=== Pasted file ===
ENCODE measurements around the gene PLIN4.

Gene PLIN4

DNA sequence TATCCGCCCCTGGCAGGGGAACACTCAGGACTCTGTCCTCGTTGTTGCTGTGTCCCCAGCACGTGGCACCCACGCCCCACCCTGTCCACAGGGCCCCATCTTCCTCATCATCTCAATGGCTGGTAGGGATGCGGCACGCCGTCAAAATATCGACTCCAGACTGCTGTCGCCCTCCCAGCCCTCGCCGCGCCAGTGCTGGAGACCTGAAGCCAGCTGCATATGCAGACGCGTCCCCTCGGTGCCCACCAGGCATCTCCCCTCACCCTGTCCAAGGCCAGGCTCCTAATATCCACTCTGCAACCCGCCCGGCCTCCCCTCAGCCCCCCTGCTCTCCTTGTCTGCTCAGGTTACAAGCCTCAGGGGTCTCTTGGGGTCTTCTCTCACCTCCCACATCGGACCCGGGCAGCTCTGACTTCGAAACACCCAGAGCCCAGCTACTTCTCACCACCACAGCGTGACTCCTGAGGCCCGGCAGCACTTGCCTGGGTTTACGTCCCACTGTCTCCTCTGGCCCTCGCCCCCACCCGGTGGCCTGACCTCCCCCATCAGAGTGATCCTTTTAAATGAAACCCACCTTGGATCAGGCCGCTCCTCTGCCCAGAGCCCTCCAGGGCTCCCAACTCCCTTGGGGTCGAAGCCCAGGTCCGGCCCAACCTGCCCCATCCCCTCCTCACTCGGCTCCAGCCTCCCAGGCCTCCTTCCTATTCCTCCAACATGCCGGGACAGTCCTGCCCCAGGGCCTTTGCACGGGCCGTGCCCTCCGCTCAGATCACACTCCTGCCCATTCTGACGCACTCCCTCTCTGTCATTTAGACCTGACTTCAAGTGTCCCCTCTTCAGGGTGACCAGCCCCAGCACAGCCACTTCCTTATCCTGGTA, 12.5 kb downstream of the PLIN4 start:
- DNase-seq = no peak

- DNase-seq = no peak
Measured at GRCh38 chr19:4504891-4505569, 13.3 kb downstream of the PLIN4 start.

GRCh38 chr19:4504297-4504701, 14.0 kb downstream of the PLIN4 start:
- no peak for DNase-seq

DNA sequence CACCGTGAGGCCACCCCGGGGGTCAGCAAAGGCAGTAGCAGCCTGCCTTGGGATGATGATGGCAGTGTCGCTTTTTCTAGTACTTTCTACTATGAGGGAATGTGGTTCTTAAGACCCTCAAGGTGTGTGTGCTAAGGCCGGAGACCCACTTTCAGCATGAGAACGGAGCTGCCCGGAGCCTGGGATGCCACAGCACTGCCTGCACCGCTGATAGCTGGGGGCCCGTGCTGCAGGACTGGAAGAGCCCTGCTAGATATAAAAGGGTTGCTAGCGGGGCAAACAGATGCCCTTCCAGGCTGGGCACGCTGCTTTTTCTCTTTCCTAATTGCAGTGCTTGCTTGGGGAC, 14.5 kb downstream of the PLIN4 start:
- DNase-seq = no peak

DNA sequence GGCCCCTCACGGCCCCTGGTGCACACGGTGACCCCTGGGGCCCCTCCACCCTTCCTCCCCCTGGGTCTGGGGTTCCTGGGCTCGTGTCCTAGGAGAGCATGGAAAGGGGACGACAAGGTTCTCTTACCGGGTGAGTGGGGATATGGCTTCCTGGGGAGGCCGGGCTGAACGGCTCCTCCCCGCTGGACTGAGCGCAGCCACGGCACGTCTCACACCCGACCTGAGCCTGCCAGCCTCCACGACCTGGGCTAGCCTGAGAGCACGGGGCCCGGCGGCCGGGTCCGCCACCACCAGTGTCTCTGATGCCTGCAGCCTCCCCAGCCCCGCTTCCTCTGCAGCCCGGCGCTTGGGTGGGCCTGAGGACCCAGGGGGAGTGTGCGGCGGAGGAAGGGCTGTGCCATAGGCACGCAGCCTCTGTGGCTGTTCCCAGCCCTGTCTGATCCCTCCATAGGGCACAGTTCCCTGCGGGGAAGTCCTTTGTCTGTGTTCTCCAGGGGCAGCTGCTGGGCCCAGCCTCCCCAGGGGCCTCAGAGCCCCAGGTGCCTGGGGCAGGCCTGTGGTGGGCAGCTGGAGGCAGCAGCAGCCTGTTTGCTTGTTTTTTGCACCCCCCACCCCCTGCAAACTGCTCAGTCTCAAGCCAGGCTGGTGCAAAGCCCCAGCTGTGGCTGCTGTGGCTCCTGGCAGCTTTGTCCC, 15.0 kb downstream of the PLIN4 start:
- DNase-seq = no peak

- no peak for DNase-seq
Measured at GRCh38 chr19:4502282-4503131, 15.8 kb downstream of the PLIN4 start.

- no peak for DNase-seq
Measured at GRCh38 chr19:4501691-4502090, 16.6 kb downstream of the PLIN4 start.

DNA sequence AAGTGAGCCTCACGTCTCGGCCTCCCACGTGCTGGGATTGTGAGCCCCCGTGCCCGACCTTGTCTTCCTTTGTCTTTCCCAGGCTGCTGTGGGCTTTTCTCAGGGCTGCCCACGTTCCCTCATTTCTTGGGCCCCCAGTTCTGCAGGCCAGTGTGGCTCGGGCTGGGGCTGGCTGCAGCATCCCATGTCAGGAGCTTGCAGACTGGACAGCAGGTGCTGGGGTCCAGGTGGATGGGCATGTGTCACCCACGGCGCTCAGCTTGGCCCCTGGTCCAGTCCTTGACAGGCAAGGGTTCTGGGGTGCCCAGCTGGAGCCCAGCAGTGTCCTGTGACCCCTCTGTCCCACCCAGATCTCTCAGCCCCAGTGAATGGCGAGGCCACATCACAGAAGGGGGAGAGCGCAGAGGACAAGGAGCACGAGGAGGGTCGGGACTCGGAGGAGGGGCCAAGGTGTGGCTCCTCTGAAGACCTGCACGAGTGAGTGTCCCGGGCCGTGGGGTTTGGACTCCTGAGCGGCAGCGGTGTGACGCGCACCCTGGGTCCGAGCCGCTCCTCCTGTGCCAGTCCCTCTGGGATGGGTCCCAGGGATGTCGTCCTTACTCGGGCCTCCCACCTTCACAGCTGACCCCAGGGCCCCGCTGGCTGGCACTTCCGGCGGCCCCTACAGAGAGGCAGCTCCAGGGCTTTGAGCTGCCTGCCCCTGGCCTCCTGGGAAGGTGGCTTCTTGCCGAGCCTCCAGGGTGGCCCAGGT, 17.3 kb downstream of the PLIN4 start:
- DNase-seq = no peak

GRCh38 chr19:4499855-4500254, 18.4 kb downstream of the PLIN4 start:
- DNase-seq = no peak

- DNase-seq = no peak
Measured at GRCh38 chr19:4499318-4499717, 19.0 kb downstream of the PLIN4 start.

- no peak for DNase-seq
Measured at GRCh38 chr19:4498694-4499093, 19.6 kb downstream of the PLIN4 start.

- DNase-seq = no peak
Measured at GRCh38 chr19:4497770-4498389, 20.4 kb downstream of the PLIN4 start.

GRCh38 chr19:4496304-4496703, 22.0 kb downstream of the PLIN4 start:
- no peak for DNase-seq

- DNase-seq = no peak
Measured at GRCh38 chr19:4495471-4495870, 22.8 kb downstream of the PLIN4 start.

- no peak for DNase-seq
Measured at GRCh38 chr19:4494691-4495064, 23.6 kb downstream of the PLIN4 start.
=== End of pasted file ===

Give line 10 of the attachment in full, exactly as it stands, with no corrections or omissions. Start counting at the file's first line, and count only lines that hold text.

- DNase-seq = no peak